Start your search at healthcare.gov, which can help you figure out which type of plan you are eligible for and how much you can expect to pay. You may qualify for a federal tax credit depending on your income (as long as no one else claims you as a dependent). Individuals living in states that expanded Medicaid and whose modified adjusted gross income (MAGI) is between 100 and 400 percent of the federal poverty level can get a tax credit—effectively a subsidy for their premium.

    You can get help sorting through your options by calling the Marketplace Call Center at 800-318-2596 or finding a local representative in your community by searching on healthcare.gov. Alternatively, you can work with an insurance agent or broker to help you enroll, but bear in mind that the tax credit is only available when you enroll in a Marketplace plan.

  • Student health plan

    Students enrolled in colleges and universities that offer a student health plan can enroll in health insurance plans through their schools.


Get to know the “metals”

When you buy health insurance on the Health Insurance Marketplace, you’ll have the option to purchase different levels of coverage, which go by four “metal” categories: Bronze, Silver, Gold, and Platinum. Bronze and silver plans have lower premiums—but lower levels of coverage—than Gold and Platinum plans.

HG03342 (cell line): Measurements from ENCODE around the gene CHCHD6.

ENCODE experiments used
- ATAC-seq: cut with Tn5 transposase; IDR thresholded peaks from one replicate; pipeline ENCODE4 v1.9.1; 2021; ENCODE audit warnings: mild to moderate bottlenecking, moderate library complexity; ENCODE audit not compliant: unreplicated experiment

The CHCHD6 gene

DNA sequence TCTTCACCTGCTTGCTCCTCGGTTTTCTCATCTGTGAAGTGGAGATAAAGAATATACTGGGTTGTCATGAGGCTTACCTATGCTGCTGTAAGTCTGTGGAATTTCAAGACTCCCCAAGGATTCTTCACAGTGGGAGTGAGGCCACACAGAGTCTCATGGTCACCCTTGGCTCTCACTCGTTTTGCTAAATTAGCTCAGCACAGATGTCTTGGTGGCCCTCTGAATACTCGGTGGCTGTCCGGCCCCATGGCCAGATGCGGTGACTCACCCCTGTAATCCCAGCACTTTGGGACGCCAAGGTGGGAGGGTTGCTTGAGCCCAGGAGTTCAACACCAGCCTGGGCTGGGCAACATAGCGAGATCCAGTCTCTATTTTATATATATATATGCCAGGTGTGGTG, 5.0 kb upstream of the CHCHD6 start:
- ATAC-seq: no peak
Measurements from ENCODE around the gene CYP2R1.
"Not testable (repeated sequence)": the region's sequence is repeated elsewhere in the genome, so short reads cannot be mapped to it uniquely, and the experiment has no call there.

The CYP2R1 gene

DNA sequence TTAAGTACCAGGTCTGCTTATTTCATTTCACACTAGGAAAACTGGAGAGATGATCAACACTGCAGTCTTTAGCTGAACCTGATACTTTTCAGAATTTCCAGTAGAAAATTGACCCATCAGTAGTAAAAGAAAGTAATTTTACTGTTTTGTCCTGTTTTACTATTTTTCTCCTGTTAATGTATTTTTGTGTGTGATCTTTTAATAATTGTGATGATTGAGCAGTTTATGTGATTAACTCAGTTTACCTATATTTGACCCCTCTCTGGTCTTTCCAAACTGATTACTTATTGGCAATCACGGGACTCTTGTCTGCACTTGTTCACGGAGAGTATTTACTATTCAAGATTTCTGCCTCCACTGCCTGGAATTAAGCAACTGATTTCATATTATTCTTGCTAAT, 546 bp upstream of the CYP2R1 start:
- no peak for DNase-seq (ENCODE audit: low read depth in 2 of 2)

The different plans split the cost of health care this way:

Catastrophic insurance

If you aren’t interested in a comprehensive plan, you can instead choose a catastrophic plan. These plans have low monthly premiums, but high deductibles. They are meant to protect you against the financial hit of a major medical event, though some plans might also cover some preventive care.

For 2020, the deductible for an individual catastrophic plan will be $8,150. After you satisfy the deductible, the insurance plan will pay for all medical costs without charging copays or coinsurance.

However, these plans are only available to people who are:

  • Under 30 years old
  • Have a hardship exemption

If you are eligible for catastrophic insurance, it will be displayed alongside your other plan options after you’ve entered all your information.


Consider the total cost

As you’re comparing the cost of insurance, don’t stop at the monthly premium. To get an apples-to-apples comparison, pay attention to co-pays, deductibles, and coinsurance. Can you afford to pay a bigger share of a major medical emergency if you choose a more affordable premium?

Also, be mindful of what kind of care you can get in-network. If you live in an urban center with lots of health care providers, a plan that only covers care in-network may suffice. But in sparsely populated areas, an in-network plan may leave you without many choices for medical care.


Should you skip health insurance?

If you’re healthy today, it might be easy to think that will always be the case. And starting in 2020, there will no longer be a tax penalty if you don’t buy health insurance coverage, as there was in the past. But going without health insurance can be a risky proposition. Your health status can change in an instant, and given the high cost of medical care, being without coverage can quickly derail your finances. Even a relatively minor health care emergency like appendicitis can cost you tens of thousands of dollars if you don’t have insurance.